8 Common Myths About Sales And Sales Force Effectiveness
This blog appears courtesy of our partner HR Chally and was written by Scott Hudson
Quantitative and scientifically rigorous research can often debunk long-held “traditional wisdom.” Modern “business-to-business” research measuring customer purchase choices, as well as the individual salesperson and sales force effectiveness, has provided many of the biggest surprises.
These top eight sales “Myth Breakers” account for many competitive sales failures.
1. Business buyers select a vendor more on skills of a salesperson (39%) than price, quality or service features.
Sales force benchmarking projects conducted by Chally have collected data from over 100,000 business decision-makers. Correlating the quantitative ratings against actual purchase decisions makes it possible to measure the impact of a variety of factors on the customer’s decision to buy.
2. Customers rate sales forces that sell commodities as the only consistent “world class” sales performers.
When the customer knows your offer has the same features as the competition, equal quality standards, and even similar price, the added value the salesperson brings to the table is the only differentiation. There is no “better mousetrap,” “new and improved,” or even “special offer” that the competition can’t or won’t match…almost instantly. Since 1994, almost all of the customers’ 25 top-rated or “World Class” sales forces have been selling products that would be described as commodities, (See chart below) and only three companies (selling materials, supplies, or paper) have been named more than once.
3. As a “talent” based versus a learned skill, exceptional sales force effectiveness is usually inversely correlated with “academic” interest.
Unfortunately, many companies recruiting for sales positions set minimum academic grade requirements. The evidence indicates, however, that school grades tend to be inversely correlated to later success in many sales positions. The explanation is straightforward. School is a written media, reading is the critical study skill, and writing drives the main testing and grading process. Selling, however, is primarily an oral skill, dependent on listening and communicating. A facetious example may make the point humorously. Suppose there were two candidates for a sales job. One was a Summa cum Laude graduate of MIT with a major in physical chemistry, 4.0 GPA, finished in 3½ years. The second candidate barely squeaked through a local community college, 1.999 (rounded to a 2.0) GPA, worked part-time and took almost five years to graduate after changing majors three times.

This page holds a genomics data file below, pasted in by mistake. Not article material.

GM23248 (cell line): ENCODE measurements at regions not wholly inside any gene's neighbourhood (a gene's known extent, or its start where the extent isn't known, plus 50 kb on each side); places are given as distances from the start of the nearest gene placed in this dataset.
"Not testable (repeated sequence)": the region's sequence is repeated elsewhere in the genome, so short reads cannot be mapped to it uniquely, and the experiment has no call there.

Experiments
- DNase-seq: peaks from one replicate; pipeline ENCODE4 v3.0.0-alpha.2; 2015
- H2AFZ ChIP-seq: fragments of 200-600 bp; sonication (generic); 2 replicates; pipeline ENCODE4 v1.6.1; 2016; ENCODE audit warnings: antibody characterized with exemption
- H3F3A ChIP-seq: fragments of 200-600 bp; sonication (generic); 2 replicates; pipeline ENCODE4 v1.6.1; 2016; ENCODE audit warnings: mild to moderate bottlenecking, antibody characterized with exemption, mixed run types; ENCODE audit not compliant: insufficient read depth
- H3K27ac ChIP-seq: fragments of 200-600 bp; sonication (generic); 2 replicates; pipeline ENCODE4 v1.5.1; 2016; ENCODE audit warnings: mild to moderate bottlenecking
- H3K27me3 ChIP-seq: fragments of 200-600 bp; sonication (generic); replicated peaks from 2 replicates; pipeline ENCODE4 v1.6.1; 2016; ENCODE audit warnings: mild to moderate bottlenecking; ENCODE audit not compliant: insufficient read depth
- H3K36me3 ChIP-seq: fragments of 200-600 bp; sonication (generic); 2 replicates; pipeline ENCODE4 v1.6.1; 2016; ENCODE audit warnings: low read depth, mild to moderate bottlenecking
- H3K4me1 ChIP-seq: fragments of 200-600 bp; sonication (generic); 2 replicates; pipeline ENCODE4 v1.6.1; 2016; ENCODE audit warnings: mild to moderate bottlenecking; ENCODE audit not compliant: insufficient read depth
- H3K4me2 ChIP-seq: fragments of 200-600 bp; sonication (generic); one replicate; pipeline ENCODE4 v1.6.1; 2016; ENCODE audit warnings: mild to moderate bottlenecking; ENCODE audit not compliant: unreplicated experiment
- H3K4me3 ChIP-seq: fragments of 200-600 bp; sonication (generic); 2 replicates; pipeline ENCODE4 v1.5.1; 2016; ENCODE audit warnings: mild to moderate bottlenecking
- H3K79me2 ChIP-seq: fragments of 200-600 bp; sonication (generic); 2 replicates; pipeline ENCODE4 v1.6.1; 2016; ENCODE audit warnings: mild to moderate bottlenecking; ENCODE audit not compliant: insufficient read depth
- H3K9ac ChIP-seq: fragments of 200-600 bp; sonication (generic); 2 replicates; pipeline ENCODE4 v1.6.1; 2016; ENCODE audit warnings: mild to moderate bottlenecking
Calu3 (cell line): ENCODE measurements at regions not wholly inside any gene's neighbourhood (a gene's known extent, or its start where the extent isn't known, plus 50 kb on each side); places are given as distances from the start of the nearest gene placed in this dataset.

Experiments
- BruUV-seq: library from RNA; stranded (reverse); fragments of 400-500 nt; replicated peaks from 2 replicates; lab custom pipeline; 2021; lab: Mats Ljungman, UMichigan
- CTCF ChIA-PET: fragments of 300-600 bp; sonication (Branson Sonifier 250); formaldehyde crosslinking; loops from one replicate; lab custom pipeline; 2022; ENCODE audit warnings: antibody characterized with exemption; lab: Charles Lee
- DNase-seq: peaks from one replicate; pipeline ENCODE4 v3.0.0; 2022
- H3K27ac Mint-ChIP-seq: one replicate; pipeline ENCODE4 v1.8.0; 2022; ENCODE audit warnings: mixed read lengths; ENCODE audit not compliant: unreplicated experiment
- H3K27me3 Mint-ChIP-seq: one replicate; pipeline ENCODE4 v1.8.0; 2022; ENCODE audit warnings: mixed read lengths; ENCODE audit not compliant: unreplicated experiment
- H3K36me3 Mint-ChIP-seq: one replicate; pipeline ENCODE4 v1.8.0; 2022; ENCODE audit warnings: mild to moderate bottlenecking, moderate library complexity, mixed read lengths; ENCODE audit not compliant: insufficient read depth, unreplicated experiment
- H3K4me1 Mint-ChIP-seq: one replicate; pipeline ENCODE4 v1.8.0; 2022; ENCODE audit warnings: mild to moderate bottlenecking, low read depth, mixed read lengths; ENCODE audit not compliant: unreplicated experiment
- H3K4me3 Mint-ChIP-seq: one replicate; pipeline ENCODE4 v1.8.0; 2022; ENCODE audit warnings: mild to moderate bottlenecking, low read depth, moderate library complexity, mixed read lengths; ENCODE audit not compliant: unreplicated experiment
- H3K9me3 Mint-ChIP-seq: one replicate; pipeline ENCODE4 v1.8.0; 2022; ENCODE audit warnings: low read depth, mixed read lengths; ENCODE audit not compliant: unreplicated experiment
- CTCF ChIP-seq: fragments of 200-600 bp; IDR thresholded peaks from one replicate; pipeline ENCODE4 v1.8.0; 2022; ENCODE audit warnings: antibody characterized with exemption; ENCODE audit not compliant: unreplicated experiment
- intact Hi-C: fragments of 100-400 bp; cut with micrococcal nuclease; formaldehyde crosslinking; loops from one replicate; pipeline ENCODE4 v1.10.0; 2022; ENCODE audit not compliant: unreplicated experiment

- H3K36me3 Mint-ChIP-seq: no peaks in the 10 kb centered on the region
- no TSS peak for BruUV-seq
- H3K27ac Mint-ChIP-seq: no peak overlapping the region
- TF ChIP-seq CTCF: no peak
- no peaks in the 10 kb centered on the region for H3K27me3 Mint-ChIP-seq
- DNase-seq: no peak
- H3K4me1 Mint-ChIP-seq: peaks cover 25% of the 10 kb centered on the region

Even before we meet with these two candidates we could guess about a couple of major points. The first candidate is obviously studious; so much so we can guess he probably only knows a couple of people well. One would be a roommate and the other a lab partner. We know he hasn’t had time to spend socializing. He has spent little time with the more “personal” problems that occupy most students. He may not even pay much attention to world affairs or current events.
Our second candidate, however, will have a very different bio. He is likely to know everybody on campus, more importantly, everybody knows him…he spent heavy time at jobs, social events, and possibly even fraternities. The student union is a home away from home, where all of the popular issues of the day are debated. Most importantly, he has learned to “answer objections” and “close” through repeated attempts to convince professors to upgrade a “D” to a “C” or even an occasional “F” to a “D.” These challenges can prepare the bright and “sales talented” well.
4. Psychological theory can describe, but not predict, sales success
Chally was created as a result of a U.S. Justice Department grant to develop a legally defensible selection test in response to Supreme Court rulings about employee selection. Psychologists were hired to identify or develop the selection instruments or psychological tests best suited to predict future on-the-job perfor¬mance. Unfortunately, none worked well in predicting on-the-job success. Today, “pop” psychology is still driving the sales of popular books. Theories such as “Maslow’s hierarchy of needs” are still taught many places, even though they were discounted years ago. We should have recognized that many theories are really part of a local culture and that the WWII Kamikazes, for example, didn’t believe that personal survival was the most basic drive.